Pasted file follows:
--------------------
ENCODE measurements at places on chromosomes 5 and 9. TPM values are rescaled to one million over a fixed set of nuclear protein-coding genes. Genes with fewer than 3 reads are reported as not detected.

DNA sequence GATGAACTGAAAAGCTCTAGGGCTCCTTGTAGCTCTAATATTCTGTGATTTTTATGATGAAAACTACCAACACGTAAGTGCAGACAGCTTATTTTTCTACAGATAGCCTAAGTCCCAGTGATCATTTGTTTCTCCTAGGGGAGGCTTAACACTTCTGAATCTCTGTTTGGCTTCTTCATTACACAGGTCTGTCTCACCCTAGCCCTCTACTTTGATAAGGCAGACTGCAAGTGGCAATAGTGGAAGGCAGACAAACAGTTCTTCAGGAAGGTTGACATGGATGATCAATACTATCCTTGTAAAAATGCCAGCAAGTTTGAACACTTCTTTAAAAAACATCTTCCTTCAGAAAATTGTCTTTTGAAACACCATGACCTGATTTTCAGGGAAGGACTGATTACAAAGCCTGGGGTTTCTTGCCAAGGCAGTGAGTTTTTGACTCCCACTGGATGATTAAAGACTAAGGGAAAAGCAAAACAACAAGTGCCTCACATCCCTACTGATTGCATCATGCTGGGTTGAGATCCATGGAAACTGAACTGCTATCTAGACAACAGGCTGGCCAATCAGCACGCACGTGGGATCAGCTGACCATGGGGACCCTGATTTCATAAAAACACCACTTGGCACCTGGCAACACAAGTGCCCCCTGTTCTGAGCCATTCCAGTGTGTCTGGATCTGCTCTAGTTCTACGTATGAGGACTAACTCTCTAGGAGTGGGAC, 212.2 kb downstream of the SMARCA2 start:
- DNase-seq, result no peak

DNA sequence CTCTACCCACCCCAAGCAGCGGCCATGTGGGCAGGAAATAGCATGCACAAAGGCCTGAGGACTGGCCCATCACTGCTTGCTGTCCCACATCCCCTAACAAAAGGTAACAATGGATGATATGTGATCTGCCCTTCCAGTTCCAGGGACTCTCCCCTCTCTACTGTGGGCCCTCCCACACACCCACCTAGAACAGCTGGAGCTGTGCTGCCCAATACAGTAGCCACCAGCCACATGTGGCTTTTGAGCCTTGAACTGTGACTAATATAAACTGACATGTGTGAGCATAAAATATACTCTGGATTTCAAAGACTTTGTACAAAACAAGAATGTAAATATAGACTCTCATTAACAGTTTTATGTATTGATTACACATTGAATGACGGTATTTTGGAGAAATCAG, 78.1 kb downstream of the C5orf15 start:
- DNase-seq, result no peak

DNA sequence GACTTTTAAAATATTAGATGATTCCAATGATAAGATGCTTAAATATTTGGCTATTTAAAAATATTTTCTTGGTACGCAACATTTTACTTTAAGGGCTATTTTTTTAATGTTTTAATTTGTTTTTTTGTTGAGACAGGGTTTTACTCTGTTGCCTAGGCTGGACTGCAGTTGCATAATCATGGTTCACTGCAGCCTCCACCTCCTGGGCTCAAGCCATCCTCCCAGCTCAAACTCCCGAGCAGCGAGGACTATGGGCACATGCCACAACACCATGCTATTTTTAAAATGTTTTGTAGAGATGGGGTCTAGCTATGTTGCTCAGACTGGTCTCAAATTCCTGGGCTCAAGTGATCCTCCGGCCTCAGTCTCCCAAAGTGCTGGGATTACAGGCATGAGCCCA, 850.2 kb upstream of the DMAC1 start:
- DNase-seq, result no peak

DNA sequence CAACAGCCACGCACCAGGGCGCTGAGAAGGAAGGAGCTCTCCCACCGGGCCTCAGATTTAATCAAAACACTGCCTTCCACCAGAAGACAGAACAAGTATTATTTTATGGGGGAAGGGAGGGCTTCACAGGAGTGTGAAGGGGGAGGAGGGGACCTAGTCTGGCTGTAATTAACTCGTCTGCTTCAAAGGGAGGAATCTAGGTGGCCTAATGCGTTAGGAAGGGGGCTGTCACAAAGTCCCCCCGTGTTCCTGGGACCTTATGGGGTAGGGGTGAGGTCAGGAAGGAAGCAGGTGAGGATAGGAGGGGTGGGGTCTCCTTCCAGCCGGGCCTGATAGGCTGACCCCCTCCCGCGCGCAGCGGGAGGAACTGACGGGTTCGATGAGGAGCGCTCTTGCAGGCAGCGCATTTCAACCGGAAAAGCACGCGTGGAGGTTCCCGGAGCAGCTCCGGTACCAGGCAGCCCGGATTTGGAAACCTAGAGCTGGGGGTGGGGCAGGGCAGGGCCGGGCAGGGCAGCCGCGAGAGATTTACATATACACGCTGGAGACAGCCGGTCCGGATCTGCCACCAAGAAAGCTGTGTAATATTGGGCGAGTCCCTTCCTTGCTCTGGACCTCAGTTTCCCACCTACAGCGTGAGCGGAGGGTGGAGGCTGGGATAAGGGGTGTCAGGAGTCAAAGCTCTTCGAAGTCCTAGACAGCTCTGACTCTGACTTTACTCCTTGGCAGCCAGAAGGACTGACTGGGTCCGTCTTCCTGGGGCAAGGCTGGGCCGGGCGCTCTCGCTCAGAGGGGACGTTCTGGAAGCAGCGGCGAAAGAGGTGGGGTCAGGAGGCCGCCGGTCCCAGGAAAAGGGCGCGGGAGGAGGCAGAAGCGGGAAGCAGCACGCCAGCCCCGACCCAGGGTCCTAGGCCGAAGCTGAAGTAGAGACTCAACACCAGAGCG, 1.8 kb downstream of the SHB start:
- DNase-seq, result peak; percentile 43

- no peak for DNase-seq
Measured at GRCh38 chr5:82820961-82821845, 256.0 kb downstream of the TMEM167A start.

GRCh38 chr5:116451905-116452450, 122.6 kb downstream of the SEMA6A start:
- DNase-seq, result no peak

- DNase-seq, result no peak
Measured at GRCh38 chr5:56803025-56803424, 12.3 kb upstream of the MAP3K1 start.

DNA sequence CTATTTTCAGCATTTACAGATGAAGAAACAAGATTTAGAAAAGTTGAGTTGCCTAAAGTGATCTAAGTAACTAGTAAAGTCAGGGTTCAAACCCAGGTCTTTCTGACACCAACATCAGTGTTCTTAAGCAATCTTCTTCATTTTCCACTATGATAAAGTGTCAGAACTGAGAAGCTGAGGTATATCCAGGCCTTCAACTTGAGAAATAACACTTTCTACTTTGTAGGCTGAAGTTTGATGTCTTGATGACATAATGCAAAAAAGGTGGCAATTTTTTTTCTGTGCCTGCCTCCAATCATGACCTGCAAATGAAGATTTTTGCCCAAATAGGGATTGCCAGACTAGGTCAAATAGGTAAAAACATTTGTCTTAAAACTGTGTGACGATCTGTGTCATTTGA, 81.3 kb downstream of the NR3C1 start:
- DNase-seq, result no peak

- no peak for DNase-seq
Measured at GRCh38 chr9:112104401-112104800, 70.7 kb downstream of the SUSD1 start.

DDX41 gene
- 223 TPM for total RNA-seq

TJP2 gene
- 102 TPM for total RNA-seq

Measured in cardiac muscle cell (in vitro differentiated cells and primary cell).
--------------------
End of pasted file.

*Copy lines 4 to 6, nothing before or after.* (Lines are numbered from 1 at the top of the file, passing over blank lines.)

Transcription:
DNA sequence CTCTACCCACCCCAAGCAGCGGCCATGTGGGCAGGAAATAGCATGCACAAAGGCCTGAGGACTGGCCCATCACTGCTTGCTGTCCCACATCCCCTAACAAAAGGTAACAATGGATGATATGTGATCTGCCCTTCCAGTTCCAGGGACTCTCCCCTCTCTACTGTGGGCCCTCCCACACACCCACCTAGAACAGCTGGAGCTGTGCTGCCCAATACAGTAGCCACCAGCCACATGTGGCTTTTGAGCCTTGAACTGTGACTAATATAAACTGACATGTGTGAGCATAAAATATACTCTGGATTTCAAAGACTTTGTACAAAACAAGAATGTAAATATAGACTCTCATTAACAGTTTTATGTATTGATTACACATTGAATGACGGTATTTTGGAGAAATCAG, 78.1 kb downstream of the C5orf15 start:
- DNase-seq, result no peak

DNA sequence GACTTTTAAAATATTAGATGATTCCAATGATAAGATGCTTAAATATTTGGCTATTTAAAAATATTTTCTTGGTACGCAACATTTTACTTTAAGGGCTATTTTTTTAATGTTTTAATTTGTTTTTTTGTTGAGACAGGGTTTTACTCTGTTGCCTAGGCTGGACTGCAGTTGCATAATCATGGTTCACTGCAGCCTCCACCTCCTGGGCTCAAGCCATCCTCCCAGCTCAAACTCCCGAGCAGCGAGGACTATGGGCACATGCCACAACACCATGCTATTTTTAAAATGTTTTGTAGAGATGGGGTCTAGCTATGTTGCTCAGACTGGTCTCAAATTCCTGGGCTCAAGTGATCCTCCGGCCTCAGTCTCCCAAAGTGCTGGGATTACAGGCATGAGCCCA, 850.2 kb upstream of the DMAC1 start: